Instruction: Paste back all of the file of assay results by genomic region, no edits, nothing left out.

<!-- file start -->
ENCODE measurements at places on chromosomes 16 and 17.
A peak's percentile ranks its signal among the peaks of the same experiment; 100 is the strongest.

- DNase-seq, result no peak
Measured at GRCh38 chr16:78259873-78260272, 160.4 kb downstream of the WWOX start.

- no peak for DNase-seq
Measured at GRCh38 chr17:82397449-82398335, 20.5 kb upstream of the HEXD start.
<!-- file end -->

ENCODE measurements at places on chromosomes 16 and 17.
A peak's percentile ranks its signal among the peaks of the same experiment; 100 is the strongest.

- DNase-seq, result no peak
Measured at GRCh38 chr16:78259873-78260272, 160.4 kb downstream of the WWOX start.

- no peak for DNase-seq
Measured at GRCh38 chr17:82397449-82398335, 20.5 kb upstream of the HEXD start.